Tuesday, March 15, 2011

Telangana 81: Imposed or embraced?

The key element in understanding why Telanganas proudly demolished the statues on the Tank Bund is in appreciating the difference between what is ‘embraced’ out of free will, and what is ‘imposed’ against one’s will. 

Many intellectuals in Telangana are unable to articulate why they secretly feel happy about what happened on Tank Bund on 10th March though they know that it is a dastardly act of vandalism - which they would usually never approve of in their ordinary life.  And many other Telanganas are getting squeamish and uncomfortable about this ‘violent’ act of their fellow activists.  Some of them are ready to distance themselves from these ‘vandals’.  And some others feel that this incident is a setback to our peaceful movement.

Today we have to seek the answers as to why some of us are happy and why some of us are still uncomfortable and at loss of words while facing this incident head on.

To understand what these statues mean to us, let me construct a hypothetical scenario. 

Imagine we are still under British, and we are fighting against their rule. Against our wishes, they go about installing statues of famous British scientists and writers on Rajpath in New Delhi.  They put statues of well-accomplished and renowned luminaries like Isaac Newton, Bertrand Russell, Alexander Fleming, James Watt, Oscar Wilde, William Shakespeare, etc.  Indians are peeved that none of the Indian scientists or writers is represented in these statues and they file a complaint to the British rulers.   However, the rulers’ sway prevails, and the statues remain on Rajpath much to the chagrin of Indians.  Each passing day, Indians look at these statues which remind them that they still are under subjugation.

One day, in one of the major protests against British, some fiery youth vandalize these statues.  They destroy them and rout them from the pedestals throwing them to the ground.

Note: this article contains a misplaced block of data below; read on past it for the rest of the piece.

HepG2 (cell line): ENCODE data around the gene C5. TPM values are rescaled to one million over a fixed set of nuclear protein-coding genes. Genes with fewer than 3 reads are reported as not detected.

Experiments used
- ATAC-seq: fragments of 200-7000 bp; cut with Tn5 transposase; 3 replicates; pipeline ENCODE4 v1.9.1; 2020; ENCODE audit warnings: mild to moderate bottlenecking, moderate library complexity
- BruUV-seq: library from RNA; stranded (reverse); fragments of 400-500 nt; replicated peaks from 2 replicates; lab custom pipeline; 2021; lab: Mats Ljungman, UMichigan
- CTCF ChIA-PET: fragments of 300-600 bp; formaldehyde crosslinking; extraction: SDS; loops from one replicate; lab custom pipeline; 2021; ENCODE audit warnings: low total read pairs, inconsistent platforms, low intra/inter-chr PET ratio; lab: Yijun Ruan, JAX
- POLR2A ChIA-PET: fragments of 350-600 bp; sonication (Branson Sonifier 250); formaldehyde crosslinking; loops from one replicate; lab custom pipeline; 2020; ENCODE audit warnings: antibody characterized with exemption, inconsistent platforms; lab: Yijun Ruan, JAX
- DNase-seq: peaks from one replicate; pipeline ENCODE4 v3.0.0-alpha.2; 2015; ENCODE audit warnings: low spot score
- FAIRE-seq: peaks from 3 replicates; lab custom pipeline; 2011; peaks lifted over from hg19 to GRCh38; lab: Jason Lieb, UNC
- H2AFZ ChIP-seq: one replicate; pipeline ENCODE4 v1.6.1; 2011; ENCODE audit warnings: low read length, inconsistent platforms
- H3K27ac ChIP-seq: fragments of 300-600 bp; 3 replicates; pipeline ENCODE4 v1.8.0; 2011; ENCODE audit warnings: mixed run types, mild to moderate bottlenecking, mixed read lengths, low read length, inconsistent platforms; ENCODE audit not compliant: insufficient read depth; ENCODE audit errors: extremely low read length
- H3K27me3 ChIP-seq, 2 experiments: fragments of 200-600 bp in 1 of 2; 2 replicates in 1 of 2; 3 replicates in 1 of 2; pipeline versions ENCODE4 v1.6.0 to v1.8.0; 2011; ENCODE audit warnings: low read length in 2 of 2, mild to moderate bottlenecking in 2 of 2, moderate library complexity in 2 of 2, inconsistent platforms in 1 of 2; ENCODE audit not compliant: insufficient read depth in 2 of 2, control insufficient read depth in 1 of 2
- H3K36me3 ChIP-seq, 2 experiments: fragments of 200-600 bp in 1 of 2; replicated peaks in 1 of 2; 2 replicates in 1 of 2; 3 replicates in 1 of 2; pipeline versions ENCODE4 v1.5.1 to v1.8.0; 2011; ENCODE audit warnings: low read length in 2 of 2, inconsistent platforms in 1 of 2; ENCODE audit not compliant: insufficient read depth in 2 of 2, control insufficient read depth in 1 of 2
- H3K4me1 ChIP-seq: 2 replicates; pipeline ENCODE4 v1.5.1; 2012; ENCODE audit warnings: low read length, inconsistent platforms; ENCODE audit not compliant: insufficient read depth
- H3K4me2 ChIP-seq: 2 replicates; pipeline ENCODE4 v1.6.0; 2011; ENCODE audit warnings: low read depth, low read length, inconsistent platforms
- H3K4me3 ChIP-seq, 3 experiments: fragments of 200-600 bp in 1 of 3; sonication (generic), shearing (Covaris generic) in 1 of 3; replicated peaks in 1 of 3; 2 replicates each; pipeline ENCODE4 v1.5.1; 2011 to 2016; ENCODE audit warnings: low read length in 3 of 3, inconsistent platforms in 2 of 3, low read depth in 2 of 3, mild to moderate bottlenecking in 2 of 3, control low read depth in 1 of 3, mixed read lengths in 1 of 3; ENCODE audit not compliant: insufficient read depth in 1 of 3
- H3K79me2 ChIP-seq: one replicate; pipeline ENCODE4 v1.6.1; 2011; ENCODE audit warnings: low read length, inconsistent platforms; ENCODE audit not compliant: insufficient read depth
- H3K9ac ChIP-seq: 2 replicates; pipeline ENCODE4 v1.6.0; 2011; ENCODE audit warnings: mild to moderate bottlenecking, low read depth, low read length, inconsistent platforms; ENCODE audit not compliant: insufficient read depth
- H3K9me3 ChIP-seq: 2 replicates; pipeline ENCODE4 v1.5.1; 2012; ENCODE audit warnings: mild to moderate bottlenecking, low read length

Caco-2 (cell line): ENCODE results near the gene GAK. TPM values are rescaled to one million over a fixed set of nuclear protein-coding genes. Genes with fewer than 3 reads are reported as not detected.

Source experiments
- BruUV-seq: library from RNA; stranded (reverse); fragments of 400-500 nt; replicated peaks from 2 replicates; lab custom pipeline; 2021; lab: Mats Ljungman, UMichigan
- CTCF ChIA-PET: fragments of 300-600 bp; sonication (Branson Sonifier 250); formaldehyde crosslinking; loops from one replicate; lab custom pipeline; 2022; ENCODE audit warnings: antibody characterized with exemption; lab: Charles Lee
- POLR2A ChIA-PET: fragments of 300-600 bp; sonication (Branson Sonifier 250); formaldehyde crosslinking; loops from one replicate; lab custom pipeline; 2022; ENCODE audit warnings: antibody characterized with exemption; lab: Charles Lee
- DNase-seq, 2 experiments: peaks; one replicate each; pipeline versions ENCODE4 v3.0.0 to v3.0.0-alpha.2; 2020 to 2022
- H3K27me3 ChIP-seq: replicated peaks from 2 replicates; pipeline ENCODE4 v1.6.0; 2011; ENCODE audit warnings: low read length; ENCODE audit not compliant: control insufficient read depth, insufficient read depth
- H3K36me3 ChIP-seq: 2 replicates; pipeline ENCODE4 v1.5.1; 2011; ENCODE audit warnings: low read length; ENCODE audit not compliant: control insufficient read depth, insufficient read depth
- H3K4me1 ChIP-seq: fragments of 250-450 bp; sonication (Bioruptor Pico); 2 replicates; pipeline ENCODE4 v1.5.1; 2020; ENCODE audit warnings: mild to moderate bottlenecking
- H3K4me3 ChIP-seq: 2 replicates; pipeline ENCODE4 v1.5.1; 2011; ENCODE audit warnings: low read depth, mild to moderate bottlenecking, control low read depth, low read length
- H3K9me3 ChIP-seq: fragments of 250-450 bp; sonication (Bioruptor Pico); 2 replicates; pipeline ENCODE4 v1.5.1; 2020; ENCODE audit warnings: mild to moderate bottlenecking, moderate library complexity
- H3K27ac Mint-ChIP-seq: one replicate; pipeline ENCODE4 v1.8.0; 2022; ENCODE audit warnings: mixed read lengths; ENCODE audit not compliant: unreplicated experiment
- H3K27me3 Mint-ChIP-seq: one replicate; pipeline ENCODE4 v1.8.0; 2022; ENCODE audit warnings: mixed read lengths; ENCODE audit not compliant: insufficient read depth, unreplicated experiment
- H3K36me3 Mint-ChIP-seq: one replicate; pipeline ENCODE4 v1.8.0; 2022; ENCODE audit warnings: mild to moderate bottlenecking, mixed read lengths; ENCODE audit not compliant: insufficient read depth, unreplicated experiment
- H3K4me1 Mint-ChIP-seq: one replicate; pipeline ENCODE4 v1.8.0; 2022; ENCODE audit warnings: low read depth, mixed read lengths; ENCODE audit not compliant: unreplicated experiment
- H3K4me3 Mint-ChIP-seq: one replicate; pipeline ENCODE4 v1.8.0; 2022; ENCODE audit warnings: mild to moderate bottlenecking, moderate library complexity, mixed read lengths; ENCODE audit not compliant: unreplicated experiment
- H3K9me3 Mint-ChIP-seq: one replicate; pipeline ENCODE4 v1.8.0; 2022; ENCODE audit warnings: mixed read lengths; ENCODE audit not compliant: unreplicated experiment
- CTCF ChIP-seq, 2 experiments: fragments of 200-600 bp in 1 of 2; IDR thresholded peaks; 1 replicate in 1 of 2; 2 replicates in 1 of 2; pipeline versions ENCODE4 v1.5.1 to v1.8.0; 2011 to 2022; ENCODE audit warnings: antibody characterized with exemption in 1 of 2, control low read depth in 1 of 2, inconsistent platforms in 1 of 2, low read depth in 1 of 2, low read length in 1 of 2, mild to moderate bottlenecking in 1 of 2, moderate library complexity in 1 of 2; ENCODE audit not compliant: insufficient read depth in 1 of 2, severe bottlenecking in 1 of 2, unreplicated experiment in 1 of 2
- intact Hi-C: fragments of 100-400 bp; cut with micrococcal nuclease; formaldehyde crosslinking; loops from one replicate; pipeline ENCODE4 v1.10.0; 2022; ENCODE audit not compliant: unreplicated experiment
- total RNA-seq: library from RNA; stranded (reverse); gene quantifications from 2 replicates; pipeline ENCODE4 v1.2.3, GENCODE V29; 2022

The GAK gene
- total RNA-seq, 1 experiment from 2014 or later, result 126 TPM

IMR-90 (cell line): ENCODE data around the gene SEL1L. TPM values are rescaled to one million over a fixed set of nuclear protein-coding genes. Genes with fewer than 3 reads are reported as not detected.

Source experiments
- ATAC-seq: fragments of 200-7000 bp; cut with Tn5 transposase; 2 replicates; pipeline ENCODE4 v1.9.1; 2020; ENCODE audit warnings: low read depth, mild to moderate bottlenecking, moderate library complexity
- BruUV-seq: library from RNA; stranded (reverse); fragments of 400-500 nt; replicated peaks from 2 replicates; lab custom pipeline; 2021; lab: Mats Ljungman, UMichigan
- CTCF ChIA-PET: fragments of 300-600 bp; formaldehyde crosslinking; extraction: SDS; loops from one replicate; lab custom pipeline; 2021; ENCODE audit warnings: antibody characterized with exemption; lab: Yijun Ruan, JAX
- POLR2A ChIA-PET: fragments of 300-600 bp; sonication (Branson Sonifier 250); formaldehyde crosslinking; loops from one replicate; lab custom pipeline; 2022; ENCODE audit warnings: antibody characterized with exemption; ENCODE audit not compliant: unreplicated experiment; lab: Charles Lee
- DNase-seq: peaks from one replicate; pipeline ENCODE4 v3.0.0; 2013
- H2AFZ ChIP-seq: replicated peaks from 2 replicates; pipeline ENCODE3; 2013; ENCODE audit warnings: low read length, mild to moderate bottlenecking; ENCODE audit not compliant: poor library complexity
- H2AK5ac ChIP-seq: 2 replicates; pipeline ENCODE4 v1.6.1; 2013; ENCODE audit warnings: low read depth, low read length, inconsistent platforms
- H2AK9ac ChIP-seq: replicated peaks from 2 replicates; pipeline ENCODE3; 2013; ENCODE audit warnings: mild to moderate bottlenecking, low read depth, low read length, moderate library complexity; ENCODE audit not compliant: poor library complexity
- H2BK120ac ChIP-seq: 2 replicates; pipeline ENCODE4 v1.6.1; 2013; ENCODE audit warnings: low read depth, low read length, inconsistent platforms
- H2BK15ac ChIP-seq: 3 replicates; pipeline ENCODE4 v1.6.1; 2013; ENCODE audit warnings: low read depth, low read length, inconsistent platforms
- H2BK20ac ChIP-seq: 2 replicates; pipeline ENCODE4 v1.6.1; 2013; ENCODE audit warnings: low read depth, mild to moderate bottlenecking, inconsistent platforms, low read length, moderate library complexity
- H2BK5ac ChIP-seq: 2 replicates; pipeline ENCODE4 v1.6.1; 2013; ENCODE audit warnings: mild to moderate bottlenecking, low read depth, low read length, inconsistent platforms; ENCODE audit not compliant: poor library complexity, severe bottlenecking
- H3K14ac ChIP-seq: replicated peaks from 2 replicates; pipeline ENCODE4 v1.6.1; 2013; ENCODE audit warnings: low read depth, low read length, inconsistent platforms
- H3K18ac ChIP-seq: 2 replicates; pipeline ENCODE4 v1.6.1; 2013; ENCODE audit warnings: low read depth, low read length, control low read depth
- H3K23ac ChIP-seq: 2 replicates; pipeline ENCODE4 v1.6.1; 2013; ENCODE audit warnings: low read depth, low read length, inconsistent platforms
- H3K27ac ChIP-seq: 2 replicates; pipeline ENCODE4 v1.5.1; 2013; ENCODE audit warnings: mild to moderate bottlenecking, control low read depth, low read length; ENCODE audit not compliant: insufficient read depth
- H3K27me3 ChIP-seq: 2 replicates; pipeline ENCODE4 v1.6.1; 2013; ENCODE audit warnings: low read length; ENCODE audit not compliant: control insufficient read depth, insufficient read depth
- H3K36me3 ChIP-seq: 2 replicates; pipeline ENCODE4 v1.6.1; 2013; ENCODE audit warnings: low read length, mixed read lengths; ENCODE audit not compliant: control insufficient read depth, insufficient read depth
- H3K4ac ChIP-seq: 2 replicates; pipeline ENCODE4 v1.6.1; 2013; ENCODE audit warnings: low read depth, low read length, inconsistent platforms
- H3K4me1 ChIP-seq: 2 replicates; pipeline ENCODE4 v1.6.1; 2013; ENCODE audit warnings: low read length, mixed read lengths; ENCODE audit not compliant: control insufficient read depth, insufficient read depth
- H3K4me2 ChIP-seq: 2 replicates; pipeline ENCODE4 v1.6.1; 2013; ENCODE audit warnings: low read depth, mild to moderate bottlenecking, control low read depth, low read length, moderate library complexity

Do we then ask the question, ‘why did you break those statues?  Don’t you realize that these luminaries contributed to the whole world, not just British, that their works are timeless and precious to mankind?  Why couldn’t you show respect to them?’

To the protestors who vandalized these statues, these luminaries are of course hero figures. The protestors indeed respect these eminent personalities.  However, these statues are NOT representing the heroes or their works.  Instead, these statues represent the arrogance and the dominance of the British rulers who have callously ignored pleas from Indians who wanted to be seen as equals, not as a slave to a master. These statues represent the oppressive regime of the British master who ‘imposed’ his diktat against the collective will of Indians.

Later on, India becomes free, and in celebrating Science and Literature, they install many statues on the same road in New Delhi that includes many Indian and foreign scientists and writers.  They also install statues of Isaac Newton, Bertrand Russell, and Oscar Wilde which they had earlier demolished.   The difference is that this time around they have ‘embraced’ these British scientists and writers out of their own will, not out of subjugation.  They are now proud of these statues even though they are luminaries from foreign countries and of erstwhile masters.

If Tamil Nadu installs statues of Telugu poets in one of the prominent streets in Chennai, they have done so because they have ‘embraced’ our poets, not because we have ‘imposed’ it onto them by subjugating them.  Today, we retain the name Karachi Bakery because we have ‘embraced’ the name out of our free will, not because Pakistan has imposed this bakery onto us.  The day Pakistan ‘imposes’ its bakery or its name onto us, there is a good chance our ‘patriotic’ Indians will burn down those bakeries to ashes.